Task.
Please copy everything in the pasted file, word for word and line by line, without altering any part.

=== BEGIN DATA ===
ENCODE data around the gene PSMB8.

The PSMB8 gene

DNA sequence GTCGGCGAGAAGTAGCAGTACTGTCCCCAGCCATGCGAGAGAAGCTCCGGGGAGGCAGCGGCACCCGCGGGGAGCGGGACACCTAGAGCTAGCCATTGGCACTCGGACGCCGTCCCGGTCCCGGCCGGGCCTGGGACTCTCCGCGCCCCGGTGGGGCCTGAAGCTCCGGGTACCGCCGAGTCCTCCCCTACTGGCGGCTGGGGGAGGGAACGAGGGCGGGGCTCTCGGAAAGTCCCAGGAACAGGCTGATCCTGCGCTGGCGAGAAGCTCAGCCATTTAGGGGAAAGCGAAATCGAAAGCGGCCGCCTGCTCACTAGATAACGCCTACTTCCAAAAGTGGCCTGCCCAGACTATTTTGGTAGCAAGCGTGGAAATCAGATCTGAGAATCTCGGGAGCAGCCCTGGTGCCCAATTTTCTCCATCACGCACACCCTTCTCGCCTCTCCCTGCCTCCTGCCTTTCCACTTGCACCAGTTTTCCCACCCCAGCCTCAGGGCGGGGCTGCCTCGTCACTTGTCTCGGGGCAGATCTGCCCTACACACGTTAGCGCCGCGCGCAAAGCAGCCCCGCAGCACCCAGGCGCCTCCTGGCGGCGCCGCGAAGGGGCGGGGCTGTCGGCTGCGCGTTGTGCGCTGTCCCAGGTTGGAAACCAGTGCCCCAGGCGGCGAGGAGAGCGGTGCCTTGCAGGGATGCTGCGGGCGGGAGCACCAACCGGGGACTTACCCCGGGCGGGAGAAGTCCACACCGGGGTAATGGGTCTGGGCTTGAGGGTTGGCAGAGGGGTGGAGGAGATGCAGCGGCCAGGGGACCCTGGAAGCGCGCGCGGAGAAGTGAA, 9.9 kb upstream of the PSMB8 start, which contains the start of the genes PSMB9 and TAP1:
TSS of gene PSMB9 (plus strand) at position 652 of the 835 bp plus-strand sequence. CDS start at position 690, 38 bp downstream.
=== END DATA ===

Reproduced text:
ENCODE data around the gene PSMB8.

The PSMB8 gene

DNA sequence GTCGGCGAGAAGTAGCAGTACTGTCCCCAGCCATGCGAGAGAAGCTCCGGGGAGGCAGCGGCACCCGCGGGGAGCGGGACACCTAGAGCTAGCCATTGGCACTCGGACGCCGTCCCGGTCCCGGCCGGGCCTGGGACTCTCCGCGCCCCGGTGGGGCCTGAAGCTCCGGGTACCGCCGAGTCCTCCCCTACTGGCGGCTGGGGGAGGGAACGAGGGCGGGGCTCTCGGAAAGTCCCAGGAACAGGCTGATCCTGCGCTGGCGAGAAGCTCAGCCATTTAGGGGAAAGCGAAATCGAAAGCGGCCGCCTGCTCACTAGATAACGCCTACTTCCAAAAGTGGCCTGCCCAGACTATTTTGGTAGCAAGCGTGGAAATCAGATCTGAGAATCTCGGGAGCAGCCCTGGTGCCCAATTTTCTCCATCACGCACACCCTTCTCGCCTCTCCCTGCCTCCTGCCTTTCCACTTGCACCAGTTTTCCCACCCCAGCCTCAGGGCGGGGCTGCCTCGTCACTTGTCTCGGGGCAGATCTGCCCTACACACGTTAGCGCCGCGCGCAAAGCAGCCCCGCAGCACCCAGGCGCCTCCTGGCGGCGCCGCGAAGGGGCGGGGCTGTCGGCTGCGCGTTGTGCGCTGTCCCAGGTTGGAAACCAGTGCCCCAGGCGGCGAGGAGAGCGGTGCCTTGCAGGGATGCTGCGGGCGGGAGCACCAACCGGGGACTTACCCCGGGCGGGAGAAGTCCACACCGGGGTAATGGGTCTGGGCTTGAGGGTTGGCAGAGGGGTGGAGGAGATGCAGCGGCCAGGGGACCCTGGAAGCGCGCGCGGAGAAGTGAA, 9.9 kb upstream of the PSMB8 start, which contains the start of the genes PSMB9 and TAP1:
TSS of gene PSMB9 (plus strand) at position 652 of the 835 bp plus-strand sequence. CDS start at position 690, 38 bp downstream.